The fact remains that Elijah's feet do not help Eli walk, so they must go. Several months after the feet removal surgery, he will have surgery to straighten his legs. This will require the removal of a chunk of bone in order to make the blood vessels and nerves stretch to go straight. The doctor will give Elijah as much length as he can. Then, after healing, Elijah will begin working with prosthetics.

Eli doesn't have growth plates in his leg bones around the knee. The doc said today that he does not see growth plates in Elijah's lower legs at all, which means they will not grow longer. He does have a growth plate in his upper leg near the hip area, but that growth plate doesn't do much growing. His bones will grow larger around as that is a different type of growing.

One question we had today was for suggestions for mobility solutions for Elijah now. The doctor recommended a child's battery-operated car (think pink Barbie car for a 2-year-old child, but they have lots of boy options too) with alterations to be operated with a joystick. I can imagine Elijah's big smile as he steers himself all over the backyard. This will mean David and I will work to find someone who can fit one of these cars with the joystick. Anyone ever heard of such a thing?

You may be wondering about Elijah's electric chair. I am too. I will check on that tomorrow, but I am assuming insurance resistance to issuing such an expensive chair to a 2-year-old kid. I bet Eli would like the retrofitted electric car instead. That would rock!

Tomorrow, Eli will see the hand surgeon, have his cast removed, a splint made and get a date for his next procedure to move his thumb to a more functional position.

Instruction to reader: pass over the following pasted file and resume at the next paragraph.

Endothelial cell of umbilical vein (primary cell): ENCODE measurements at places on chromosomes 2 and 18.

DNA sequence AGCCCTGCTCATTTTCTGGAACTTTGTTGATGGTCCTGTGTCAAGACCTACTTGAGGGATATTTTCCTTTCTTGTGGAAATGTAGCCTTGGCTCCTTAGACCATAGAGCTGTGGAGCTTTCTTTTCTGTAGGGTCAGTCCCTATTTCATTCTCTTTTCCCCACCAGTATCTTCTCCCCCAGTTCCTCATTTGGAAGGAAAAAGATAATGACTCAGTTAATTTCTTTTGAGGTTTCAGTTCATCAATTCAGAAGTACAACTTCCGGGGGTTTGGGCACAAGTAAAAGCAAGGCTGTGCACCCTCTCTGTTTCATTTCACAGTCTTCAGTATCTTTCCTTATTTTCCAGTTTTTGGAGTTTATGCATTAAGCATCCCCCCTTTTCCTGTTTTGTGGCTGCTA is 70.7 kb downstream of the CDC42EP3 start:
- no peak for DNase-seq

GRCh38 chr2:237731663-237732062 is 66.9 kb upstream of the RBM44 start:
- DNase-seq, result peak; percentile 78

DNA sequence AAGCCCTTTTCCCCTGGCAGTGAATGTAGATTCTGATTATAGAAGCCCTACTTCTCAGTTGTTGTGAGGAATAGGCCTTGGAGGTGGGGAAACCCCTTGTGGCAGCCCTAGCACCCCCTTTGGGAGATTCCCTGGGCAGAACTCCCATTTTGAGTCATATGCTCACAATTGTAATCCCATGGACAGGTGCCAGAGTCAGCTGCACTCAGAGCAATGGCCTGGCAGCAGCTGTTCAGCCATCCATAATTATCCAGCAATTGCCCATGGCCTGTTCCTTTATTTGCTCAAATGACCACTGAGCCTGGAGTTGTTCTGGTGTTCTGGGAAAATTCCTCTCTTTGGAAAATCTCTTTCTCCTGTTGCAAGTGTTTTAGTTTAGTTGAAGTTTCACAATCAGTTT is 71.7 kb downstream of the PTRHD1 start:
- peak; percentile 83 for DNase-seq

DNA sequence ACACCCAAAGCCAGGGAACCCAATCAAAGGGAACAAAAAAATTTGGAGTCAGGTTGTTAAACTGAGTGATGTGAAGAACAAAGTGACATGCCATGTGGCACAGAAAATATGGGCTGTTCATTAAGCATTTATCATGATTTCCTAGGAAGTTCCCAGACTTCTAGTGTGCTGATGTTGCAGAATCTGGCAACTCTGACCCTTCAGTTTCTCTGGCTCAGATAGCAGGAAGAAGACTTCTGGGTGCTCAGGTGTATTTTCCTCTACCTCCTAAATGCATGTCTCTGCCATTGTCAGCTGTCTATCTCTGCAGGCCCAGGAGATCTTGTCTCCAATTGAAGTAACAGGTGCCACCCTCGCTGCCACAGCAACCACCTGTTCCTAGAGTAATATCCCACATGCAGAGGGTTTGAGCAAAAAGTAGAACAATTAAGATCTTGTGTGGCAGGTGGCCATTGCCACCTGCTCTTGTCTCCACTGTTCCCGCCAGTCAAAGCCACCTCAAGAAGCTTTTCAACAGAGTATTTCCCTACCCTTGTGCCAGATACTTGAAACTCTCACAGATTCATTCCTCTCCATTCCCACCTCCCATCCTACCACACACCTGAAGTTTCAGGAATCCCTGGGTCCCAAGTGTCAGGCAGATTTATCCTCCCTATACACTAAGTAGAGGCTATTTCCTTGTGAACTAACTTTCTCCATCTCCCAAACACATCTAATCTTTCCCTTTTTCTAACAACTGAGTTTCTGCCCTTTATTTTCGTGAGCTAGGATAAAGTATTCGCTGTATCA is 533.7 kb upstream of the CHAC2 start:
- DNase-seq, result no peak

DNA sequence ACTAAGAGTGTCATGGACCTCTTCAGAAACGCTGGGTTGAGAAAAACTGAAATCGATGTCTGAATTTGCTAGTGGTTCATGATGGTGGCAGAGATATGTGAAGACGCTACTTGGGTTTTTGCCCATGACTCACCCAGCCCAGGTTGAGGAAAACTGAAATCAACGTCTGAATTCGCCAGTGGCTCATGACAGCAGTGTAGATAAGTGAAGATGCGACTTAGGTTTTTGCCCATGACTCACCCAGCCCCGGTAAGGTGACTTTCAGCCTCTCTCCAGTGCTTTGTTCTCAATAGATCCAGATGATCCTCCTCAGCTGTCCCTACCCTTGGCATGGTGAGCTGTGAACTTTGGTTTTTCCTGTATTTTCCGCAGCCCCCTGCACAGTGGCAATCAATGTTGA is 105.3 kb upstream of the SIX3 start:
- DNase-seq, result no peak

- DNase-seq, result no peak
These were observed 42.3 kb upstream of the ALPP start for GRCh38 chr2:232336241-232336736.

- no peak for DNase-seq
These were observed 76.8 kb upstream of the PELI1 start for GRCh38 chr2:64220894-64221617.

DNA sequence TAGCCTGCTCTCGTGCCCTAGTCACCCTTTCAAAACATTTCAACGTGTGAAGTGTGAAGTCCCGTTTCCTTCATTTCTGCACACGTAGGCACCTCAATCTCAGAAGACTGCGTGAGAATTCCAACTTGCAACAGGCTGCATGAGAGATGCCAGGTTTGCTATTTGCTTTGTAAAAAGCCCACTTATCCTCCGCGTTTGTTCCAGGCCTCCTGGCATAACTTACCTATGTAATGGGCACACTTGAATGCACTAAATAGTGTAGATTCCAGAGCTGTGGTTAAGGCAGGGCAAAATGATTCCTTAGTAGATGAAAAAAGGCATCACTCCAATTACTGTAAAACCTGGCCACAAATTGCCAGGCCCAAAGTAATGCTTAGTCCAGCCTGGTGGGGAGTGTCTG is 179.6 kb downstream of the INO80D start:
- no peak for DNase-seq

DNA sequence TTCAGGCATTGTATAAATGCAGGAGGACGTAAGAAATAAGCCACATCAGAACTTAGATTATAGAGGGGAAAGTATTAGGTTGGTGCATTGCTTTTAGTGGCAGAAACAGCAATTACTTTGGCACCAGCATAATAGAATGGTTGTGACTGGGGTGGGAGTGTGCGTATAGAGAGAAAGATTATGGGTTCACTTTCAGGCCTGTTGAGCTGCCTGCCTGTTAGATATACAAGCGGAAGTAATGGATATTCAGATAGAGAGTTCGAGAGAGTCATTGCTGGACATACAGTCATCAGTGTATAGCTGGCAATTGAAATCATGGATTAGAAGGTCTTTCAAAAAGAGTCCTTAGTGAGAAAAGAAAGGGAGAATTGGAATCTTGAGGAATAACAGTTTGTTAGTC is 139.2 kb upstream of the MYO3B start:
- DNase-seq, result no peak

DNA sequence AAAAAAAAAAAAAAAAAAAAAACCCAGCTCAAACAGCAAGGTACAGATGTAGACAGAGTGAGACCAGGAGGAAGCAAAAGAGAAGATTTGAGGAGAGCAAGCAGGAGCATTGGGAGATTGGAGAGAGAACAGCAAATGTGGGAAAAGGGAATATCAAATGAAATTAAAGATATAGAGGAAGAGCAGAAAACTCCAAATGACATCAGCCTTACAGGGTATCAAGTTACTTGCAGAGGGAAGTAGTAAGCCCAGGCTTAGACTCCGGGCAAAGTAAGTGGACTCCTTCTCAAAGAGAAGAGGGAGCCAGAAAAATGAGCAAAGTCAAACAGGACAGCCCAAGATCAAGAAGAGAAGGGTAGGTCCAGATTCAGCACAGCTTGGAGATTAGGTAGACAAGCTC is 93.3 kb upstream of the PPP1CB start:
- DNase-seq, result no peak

I thank you for your prayers and concern for us as we continue through this journey.

With love and gratitude,
Melissa

Sunday, April 19, 2009

Driving today

Please pray especially for David and Eli today. They are on a van on their way to Shreveport with three other families. David was against riding in the van from the beginning because he has a tendency to get car sick and he is worried the temperature won't be pleasing for Eli if there are so many other people to keep happy. So, he showed up this morning to find that this ride will include four families and the driver called in sick. He really, really didn't want to ride the van, but Eli requires so much attention that we didn't feel comfortable with just one of us driving and Eli riding and I couldn't go this time.

Eli will see the leg doctor tomorrow and the hand doctor on Tuesday and then return home on another van.

Love you all,
Melissa

Sunday, April 12, 2009

Fight for Sight

Elijah's vision has been a roller coaster ride emotionally for Dave and me. After Elijah's birth and subsequent 11 day stay in the NICU at Saint Francis, the nurses told us that every child who stays in the NICU is referred to an opthamologist. The opthamologist generally visited the kids in the NICU one day a week and since Eli made his grand entrance two days before Christmas the opthamologist wouldn't be visiting the NICU during Eli's 11-day stay. So, we left the NICU with instructions to see Dr. Groves. Being responsible for setting Eli's appointments, I immediately set one with Dr. Groves. Seemed like a routine kind of thing. Not a big deal.

Well, when the day came around for Eli's appointment, it happened to be the day after his g-tube placement surgery and he was in PICU on a ventilator. I'm a very multi-tasking person plus I realized if doctors saw Eli in the hospital, I didn't have to pay a co-payment, so I called the opthamologist's office to see if the good doctor would see Eli in the PICU instead of in his office and he agreed. David was on his shift when Dr. Groves arrived. Eli's eyes were dilated and ready for examination.